Tim Post, Minnesota Public Radio, Published January 31 2011
Minnesota colleges cutting counselors at time of increased demandST. PAUL – Like many Minnesota State Colleges and Universities schools facing budget trouble, Ridgewater College in west-central Minnesota is planning to lay off staff.
In addition to a theater instructor and a carpentry instructor, the layoffs will affect two counselors. That will cut the counseling staff in half, leaving one counselor on each of the college’s campuses in Willmar and Hutchinson.
Ridgewater spokesman Sam Bowen said the cuts are part of the administration’s response to a projected $3 million budget deficit over the next two years.
“We’ve not eliminated counseling,” Bowen said. “We simply had to reduce the staff to help us reallocate resources to meet student resources in tough budget times.”
A recent statewide survey shows that 38 percent of community college students suffer some sort of mental health condition. That’s 7 percent more students than Minnesota’s four-year universities.
But even as demand for mental health services at Minnesota community colleges has risen, the number of counselors has gone down as officials try to cope with state budget pressures.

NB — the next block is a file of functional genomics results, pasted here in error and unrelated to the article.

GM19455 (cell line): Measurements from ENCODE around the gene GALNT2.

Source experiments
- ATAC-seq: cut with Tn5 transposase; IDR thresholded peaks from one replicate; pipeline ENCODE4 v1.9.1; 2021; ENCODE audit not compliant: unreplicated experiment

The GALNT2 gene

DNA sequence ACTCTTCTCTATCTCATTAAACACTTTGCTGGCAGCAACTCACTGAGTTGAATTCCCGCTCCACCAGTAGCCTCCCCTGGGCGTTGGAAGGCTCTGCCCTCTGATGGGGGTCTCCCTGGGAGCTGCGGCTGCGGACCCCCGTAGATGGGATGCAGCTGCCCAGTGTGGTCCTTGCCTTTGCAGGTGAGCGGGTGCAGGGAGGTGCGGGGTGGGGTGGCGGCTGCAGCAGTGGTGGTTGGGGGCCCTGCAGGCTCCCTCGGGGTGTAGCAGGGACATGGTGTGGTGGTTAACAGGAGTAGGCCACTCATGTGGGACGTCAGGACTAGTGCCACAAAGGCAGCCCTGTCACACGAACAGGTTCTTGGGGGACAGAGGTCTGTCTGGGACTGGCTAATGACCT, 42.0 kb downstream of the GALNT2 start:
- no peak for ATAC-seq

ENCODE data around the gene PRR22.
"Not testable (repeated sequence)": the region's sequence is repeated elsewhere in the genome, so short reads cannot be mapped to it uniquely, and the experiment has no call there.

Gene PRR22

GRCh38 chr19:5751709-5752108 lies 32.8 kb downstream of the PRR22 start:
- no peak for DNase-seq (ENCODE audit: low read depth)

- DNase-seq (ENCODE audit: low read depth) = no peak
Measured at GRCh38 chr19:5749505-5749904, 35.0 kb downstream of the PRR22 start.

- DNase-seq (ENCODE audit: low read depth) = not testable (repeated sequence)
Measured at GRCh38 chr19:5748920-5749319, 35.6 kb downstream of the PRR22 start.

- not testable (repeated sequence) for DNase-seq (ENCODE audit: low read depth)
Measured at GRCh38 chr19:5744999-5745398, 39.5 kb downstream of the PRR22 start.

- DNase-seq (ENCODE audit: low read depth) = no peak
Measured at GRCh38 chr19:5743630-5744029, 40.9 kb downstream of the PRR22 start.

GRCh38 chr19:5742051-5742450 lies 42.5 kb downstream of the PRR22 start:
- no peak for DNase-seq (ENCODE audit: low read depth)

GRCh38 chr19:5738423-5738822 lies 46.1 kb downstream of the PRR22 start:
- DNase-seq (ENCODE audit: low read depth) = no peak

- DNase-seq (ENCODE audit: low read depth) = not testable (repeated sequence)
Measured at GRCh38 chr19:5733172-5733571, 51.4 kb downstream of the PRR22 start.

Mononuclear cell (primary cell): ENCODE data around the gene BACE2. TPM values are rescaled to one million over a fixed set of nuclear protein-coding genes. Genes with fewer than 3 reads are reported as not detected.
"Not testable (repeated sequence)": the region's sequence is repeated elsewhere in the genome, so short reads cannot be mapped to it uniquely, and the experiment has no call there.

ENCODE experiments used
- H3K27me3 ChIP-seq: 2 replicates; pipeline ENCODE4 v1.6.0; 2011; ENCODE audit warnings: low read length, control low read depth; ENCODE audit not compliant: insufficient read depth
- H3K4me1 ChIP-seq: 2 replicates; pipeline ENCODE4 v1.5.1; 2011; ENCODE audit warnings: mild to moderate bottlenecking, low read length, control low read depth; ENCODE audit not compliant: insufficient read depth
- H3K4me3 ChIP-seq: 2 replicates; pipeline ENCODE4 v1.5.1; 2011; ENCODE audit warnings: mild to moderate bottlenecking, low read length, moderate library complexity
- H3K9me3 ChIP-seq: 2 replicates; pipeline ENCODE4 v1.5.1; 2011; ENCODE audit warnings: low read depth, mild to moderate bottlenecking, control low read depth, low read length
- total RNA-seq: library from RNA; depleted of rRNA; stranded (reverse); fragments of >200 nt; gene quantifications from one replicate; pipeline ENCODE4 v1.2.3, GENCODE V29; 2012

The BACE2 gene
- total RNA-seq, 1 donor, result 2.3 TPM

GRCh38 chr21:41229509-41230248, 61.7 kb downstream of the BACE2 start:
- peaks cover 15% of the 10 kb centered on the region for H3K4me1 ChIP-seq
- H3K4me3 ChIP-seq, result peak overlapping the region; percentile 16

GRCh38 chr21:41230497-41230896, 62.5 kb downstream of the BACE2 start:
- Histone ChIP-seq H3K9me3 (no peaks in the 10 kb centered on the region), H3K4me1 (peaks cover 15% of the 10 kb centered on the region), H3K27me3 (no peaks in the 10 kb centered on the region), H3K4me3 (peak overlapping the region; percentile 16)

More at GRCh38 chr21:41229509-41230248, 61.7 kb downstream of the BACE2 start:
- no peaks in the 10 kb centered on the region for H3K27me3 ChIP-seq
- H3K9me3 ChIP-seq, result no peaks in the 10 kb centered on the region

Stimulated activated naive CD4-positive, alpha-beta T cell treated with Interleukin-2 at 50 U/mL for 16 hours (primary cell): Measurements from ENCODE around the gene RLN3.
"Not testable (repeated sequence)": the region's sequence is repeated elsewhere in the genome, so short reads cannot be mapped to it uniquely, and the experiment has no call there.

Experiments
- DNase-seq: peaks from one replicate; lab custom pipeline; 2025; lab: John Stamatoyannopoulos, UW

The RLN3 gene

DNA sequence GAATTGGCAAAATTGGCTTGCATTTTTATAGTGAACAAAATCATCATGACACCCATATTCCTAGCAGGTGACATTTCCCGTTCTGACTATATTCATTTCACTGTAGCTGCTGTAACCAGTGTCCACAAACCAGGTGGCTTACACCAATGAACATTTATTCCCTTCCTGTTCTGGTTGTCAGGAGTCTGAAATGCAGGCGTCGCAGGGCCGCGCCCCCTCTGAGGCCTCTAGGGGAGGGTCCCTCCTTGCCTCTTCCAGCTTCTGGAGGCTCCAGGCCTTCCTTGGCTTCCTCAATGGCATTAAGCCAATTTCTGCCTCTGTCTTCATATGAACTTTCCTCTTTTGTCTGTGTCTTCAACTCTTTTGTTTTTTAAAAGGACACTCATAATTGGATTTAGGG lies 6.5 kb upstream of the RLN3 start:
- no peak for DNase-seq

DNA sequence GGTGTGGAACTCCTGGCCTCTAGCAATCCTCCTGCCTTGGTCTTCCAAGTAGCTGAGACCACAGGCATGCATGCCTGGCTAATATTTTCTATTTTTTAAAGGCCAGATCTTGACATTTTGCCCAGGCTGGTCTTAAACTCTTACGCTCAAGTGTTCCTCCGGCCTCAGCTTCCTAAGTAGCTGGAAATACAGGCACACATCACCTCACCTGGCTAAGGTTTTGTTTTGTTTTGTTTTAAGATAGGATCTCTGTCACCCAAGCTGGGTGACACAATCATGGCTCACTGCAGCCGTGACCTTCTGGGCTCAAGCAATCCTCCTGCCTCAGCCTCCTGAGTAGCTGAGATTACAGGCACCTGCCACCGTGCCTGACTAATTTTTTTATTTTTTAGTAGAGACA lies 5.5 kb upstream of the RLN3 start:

Despite the reductions, college officials say they’ll still be able to offer quality academic, career and mental health counseling. But some worry students won’t get the care they need.
The Ridgewater counselor layoffs represent a trend toward reducing counseling staff at community colleges throughout the MnSCU system.
MnSCU figures show that in 2001, the state’s 25 community colleges had about 120 counselors.
A decade later, the number has fallen to 100. And that’s before the cuts that Ridgewater and other schools have planned.
That’s something counselor Kevin Lindstrom has seen firsthand.
“When I started at Anoka Technical College in 1990, there were six counselors,” Lindstrom said. “Today, I am the remaining counselor. There is one counselor on campus for a head count over the course of the year that’s in the neighborhood of 3,000.”
MnSCU system officials say cutting counseling positions through layoffs and attrition is unfortunate but necessary in this tough budget environment.
“The commitment to providing a healthy environment including mental health is undiminished in this system,” said Scott Olson, MnSCU’s interim vice chancellor for academic and students affairs. “But we’re forced to try to find new and different ways to deliver that.”
Olson said MnSCU is starting to view the challenge of delivering counseling to students as a campuswide effort.
“Counseling centers are one way to do that,” he said. “But it’s not the only way. So we’re also working with faculty, working with other professionals on campus so that you have a more holistic approach.”
Lindstrom is no fan of spreading those duties throughout a college’s staff.
“To imply that someone else, no matter how much training they might have had in-house to recognize it, can also equally deal with it I don’t think is fair,” he said.
MnSCU officials say it’s up to each of their 20 community colleges to determine the appropriate size of their counseling staff.